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The 1970s: A Tale of Two Agreements

The 1970s: A Tale of Two Agreements

After decades of armed conflict between the Iraqi government and the Iraqi Kurdish population for their recognition, freedom, and democracy, a ceasefire agreement signed on March 11, 1970, granted autonomy rights to the country’s Kurds.

A self-governed Kurdish area was to be established, and displaced Kurds were promised a right to return. The right of Iraqi Kurds to participate in the federal government was to be recognized, and a quota of Kurdish representatives in high-ranking positions was to be introduced. It was admitted that the Iraqi people were made up of both Arab and Kurdish ethnicities. Consequently, Kurdish was to be recognized as the official language in areas with a Kurdish majority, and was to be taught in schools alongside Arabic. The right to create Kurdish youth, student, women and teacher associations was also affirmed. There was furthermore the promise to economically develop the autonomous Kurdish Region.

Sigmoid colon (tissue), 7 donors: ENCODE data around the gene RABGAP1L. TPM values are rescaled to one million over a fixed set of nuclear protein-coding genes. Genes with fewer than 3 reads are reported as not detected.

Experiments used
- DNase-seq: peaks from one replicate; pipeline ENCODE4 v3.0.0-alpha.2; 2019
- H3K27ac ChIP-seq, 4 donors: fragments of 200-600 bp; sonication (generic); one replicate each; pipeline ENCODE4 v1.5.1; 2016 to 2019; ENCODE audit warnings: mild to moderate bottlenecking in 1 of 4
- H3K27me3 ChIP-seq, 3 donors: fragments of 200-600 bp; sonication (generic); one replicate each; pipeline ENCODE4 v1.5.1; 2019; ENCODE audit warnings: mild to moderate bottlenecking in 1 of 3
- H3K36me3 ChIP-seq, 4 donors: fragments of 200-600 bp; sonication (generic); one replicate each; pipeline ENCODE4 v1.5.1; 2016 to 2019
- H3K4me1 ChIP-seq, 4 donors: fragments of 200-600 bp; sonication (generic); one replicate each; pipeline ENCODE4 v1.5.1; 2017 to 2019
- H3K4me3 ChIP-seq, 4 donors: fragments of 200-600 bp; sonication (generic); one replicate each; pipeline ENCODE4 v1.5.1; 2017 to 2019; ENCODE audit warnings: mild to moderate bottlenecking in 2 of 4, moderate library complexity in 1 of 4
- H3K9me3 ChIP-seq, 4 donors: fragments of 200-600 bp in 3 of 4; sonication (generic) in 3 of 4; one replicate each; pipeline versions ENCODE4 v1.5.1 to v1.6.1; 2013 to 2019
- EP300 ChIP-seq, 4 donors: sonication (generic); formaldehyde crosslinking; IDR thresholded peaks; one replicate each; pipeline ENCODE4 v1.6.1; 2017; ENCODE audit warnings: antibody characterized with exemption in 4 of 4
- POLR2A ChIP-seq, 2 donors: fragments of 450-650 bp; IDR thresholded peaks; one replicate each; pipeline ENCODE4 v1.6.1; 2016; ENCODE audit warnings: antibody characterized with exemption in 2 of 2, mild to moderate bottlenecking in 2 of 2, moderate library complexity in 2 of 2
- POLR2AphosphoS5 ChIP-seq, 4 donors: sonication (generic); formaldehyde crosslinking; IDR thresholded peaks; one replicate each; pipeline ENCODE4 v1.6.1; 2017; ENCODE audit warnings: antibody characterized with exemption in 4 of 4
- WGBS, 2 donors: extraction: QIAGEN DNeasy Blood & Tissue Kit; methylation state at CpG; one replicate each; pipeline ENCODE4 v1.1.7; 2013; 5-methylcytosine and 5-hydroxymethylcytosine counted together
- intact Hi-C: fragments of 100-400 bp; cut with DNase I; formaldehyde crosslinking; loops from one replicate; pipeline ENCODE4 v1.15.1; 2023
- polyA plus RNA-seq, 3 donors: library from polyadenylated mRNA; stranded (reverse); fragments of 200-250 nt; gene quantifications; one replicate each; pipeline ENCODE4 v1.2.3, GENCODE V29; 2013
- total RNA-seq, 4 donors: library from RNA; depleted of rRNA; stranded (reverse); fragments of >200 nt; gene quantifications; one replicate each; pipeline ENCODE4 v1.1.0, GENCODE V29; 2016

However, large parts of the agreement remained unfulfilled. The Iraqi government did not conduct a census to determine Kurdish population numbers, and the promise of political representation remained a lip service. Instead, the Baath regime undertook assassination attempts against Kurdish leader Mustafa Barzani and his family, continued its Arabization programs in disputed territories such as Kirkuk, and further carried out attacks against Kurds. In March 1974, the Baath government unilaterally drafted a new proposal that the Kurds would had to have accepted without negotiations. When this proposal was rejected, the Second Iraqi-Kurdish War broke out.

At the same time, the territorial dispute over the Shatt al-Arab waterway between Iraq and Iran increased pressure on the Iraqi-Kurdish conflict. In an attempt to end Iranian support to Kurdish Peshmerga security forces, Saddam offered concessions in the Shatt-al Arab dispute. On March 6, 1975 the Algiers Agreement was signed between the two. Saddam offered control over the Shatt al- Arab to the Shah of Iran; in exchange, the Shah ended all support to the Peshmerga, consequently allowing the Iraqi army to break Kurdish resistance.

The Iraqi regime continued its Arabization campaign in Kurdish areas, killing and displacing thousands of Peshmerga and civilians. Unable to return home for fear of prosecution, the Kurds pleaded for international action. Austria was among the first countries to offer asylum to some of the displaced Kurds living in Iranian refugee camps.